These include His Holiness the Dalai Lama, Bob Geldof, Richard Branson, CBS veteran journalist Mike Wallace, Canadian rock star Bryan Adams, Bollywood actress Mallika Sherawat, former First Lady of Egypt Jehan Sedat and singer songwriter Angelique Kidjo, to name just a few.
|Coming up this week on One on One:|His Holiness the
|His Holiness the Dalai Lama with Riz Khan|
"He calls himself a simple Tibetan monk, but he’s far more than that to his people and most of the Buddhist world. He’s a Nobel Peace laureate who’s had to live in exile in northern India since he fled his homeland as a teenager. Riz Khan interviews His Holiness the Dalai Lama."
Tenzin Gyatso, know around the world simply as "The Dalai Lama" was the first Tibetan Spiritual leader to travel to the West. It’s a trend he has continued as he regularly meets with world leaders to publicize the cause for a free Tibet, which is governed by China. He’s led a government in exile in Dharamsala, in northern India since fleeing his homeland in 1959.
Tenzin Gyatso had a colourful life from an early age. He was taken from his family around the age of two, for intensive training, after being identified as the reincarnation of the 13th Dalai Lama. He was enthroned as Tibet’s Head of State at the age of 15.
In 1989, this simple monk – to use his words – was awarded the Nobel Peace Prize for his efforts for a peaceful resolution in the struggle for a free Tibet.
|Zainab Salbi and Riz Khan|
The co-founder and president of Women for Women International, an organization that helps women in war-torn nations rebuild their lives. Salbi grew up spending the holidays with former Iraqi President Saddam Hussein. To save her from his wandering eyes, this young woman’s mother arranged her escape from Iraq, and today she’s rebuilt her life in America.
Through her organization Women for Women International, Zainab Salbi has helped more than fifty-thousand victims of conflict find their feet by providing $24 million in aid. But for a woman who has done so much to expose and fight the human toll of war, it took some time to reveal the secrets of her own private horror.
She opened up in her book, "Between Two Worlds" – which documented her family’s relationship with the Iraqi dictator, Saddam Hussein. Now, the girl known to Saddam as the ‘pilot’s daughter’, has overcome her insecurities and is helping others to do the same through her organisation.
|Terry Waite with Riz Khan|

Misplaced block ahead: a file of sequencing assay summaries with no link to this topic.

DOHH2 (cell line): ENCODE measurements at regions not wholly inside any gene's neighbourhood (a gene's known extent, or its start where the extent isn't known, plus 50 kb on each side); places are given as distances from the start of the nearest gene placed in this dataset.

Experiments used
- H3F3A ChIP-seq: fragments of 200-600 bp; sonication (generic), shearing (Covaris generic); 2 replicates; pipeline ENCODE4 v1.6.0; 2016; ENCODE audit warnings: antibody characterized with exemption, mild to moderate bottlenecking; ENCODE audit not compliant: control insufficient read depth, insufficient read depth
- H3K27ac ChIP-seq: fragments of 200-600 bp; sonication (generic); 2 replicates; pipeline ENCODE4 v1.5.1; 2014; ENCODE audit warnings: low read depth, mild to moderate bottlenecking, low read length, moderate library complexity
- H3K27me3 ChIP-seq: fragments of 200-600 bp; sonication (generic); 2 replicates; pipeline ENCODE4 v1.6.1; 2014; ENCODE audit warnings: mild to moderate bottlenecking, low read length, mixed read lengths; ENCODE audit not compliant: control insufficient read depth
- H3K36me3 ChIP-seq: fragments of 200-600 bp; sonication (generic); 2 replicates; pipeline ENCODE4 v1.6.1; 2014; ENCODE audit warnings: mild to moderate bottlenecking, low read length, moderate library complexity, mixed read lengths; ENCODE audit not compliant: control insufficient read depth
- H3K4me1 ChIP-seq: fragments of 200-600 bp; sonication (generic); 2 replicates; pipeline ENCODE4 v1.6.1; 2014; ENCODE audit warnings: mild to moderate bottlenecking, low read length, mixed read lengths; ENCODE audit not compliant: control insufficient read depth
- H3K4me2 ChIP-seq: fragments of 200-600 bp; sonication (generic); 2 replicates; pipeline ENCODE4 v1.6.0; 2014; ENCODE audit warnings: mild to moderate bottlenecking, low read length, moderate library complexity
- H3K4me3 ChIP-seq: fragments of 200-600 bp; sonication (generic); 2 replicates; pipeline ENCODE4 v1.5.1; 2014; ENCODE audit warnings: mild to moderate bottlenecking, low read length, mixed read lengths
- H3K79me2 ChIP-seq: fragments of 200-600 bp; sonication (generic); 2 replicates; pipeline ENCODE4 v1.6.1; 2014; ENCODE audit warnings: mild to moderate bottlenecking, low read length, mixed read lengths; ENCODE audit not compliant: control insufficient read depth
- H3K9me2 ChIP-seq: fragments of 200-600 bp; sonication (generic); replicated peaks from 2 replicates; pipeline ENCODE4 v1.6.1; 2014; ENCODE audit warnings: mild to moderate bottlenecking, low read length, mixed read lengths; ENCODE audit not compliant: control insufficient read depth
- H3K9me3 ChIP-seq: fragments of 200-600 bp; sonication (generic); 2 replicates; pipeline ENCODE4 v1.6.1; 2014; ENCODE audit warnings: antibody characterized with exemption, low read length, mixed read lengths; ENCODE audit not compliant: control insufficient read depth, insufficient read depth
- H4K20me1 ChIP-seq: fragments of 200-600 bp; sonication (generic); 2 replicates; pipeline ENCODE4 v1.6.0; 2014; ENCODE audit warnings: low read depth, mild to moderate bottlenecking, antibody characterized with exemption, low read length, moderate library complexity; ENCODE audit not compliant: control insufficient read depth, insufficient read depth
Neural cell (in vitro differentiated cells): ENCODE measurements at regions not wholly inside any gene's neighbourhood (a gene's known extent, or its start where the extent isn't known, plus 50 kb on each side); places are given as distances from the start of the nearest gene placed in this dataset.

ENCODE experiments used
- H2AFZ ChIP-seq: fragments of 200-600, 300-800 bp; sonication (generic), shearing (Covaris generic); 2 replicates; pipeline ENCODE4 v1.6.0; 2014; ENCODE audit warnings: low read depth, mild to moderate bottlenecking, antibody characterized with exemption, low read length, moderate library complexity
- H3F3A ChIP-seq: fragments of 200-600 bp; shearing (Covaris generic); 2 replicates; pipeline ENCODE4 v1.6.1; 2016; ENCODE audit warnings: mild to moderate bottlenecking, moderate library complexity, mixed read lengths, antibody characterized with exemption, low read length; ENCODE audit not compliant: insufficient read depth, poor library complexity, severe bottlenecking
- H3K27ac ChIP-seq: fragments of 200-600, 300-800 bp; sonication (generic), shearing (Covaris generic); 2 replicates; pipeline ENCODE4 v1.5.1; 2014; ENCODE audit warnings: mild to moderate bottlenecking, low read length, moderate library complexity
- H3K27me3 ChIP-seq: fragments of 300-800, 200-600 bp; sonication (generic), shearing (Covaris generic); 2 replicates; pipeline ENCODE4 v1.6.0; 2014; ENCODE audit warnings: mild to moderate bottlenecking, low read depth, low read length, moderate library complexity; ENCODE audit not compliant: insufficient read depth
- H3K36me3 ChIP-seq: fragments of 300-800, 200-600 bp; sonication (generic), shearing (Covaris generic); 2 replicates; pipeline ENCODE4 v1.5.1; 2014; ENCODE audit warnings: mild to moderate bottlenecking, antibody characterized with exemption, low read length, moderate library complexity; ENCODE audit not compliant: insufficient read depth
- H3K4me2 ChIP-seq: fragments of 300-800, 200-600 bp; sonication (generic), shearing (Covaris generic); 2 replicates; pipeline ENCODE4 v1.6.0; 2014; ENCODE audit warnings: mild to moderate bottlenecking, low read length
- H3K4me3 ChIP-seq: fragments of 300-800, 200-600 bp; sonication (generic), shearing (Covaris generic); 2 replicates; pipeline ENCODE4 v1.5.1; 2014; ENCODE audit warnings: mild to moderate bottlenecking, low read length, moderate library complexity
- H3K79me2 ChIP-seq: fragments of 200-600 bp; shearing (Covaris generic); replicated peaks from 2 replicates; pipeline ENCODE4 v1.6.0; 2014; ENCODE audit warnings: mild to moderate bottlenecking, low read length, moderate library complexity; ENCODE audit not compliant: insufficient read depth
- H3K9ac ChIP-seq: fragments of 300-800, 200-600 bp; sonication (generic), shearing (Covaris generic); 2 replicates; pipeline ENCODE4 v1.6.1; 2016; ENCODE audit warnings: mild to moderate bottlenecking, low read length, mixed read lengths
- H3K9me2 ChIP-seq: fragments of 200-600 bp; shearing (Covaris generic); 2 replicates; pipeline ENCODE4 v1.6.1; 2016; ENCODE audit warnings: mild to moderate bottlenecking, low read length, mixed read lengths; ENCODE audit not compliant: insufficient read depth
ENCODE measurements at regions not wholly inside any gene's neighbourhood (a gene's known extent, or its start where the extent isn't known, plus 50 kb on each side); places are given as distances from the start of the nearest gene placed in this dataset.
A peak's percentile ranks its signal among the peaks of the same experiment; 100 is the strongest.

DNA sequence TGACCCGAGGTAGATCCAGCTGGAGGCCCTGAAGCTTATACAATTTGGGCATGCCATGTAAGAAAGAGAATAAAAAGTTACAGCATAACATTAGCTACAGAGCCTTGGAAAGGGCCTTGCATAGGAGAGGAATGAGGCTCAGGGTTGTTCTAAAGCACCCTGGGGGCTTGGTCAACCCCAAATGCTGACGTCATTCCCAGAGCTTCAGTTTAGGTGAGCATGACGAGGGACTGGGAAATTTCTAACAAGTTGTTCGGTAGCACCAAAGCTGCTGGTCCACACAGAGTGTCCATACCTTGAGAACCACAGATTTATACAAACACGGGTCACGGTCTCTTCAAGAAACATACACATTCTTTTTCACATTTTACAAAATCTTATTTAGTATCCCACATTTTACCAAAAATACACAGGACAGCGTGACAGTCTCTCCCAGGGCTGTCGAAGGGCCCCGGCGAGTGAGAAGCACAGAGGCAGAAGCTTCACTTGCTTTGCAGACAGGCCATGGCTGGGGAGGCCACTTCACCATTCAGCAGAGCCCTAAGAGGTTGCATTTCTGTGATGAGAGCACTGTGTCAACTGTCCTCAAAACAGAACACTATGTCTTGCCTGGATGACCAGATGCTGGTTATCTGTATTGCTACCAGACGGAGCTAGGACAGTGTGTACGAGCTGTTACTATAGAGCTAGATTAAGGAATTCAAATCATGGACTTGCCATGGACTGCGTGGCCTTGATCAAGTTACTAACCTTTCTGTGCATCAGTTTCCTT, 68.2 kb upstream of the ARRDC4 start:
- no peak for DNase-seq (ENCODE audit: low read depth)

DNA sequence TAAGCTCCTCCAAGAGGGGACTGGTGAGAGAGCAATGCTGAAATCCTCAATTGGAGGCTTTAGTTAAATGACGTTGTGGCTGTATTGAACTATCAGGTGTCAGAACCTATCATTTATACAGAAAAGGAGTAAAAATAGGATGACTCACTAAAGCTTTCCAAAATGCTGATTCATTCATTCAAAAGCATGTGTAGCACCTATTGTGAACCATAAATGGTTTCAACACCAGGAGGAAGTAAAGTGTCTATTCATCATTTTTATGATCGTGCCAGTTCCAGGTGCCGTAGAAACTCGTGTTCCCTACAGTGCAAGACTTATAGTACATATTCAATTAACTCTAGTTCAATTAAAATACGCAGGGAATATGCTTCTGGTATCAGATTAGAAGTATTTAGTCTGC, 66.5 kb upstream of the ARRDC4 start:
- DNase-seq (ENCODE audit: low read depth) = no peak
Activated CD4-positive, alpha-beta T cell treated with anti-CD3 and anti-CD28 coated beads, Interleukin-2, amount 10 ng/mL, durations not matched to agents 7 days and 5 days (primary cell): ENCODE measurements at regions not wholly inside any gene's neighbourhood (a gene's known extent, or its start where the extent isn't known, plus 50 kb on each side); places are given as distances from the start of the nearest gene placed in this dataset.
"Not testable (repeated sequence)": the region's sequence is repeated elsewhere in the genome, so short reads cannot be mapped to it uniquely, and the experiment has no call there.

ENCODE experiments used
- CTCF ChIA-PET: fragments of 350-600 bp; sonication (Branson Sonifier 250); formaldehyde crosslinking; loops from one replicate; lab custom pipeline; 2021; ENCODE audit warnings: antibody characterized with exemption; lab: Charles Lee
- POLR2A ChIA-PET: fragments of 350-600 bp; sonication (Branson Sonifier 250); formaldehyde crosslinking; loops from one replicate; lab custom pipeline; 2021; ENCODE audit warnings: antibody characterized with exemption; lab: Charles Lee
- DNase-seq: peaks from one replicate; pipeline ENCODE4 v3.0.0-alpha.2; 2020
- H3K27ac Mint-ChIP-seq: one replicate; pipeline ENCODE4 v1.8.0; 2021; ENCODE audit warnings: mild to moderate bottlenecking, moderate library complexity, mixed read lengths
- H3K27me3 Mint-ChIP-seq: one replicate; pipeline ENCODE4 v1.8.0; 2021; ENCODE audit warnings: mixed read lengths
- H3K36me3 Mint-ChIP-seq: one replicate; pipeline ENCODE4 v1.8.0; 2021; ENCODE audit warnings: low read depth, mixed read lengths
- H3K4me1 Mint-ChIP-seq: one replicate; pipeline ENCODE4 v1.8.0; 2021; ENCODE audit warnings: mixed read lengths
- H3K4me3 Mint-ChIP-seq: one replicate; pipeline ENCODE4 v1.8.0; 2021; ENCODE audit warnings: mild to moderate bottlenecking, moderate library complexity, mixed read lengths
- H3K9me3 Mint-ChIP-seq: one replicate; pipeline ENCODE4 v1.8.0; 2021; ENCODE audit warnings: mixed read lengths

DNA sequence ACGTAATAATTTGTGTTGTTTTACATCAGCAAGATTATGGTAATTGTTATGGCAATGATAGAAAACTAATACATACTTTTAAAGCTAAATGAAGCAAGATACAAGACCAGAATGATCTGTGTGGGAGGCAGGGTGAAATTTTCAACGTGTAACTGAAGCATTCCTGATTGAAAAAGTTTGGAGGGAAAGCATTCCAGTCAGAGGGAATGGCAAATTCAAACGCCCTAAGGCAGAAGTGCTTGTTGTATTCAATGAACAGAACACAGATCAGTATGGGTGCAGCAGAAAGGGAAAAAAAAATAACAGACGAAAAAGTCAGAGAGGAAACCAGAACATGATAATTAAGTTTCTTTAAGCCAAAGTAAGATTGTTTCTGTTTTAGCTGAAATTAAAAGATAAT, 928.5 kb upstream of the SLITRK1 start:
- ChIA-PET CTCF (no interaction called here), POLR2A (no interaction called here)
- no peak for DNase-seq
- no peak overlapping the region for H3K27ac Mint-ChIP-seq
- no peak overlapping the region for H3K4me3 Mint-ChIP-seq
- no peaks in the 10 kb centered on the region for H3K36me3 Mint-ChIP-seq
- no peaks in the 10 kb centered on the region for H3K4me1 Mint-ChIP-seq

Church envoy turned hostage Terry Waite's successful efforts to release hostages in Iran and Libya led him to Lebanon, where he was kidnapped himself and held captive for almost five years. Now he works for reconciliation in the Middle East.
After years of working with the Anglican church in Africa and Europe, he was recruited to be advisor to the Archbishop of Canterbury in 1980. But Terry Waite came to international prominence when he took on the task of negotiating the release of several hostages from Iran, and then negotiating in 1983 with Libya’s Col. Moammar Ghadafi for the successful release of British hostages held there.
In January 1987, while trying to free Western hostages in Lebanon, Waite himself was taken captive and he was held for 1,763 days - the first four years of which were spent in total solitary confinement. His captors accused him of being an American spy, unwitting or not, due to his contact with US Marine Col. Oliver North, who headed a covert arms-for-hostages deal with Iran.
Following his release in November 1991, Waite turned to writing, lecturing and humanitarian activities. Now approaching 70, Waite is involved with a number of charities in Britain, South Africa and Kosovo. He also recently co-founded Hostage UK, an organization designed to give support to the families of hostage.
|Riz Khan and Angelique Kidjo |
Riz Khan interviews one of Africa’s top musical stars, Angelique Kidjo.
Now she uses her music as a way to highlight the plight of Africa’s poor - particularly among women and children. Realizing the power of celebrity, this singer from the West African country of Benin, has put her fame to good use as a UNICEF Ambassador.
Angelique Kidjo believes that Malaria prevention, AIDS awareness and education are key issues the continent needs to address—and quickly.
The seventh of eight children, her parents encouraged Angelique to be true to her dreams, even in a culture that frowned upon female performers. But singing led her to Paris and a career that has her in high demand performing with Western stars such as Carlos Santana, Alicia Keys, Peter Gabriel, Annie Lenox and Herbie Hancock.
Still, Angelique’s real passion has her looking towards her homeland and giving voice to Africa’s needy.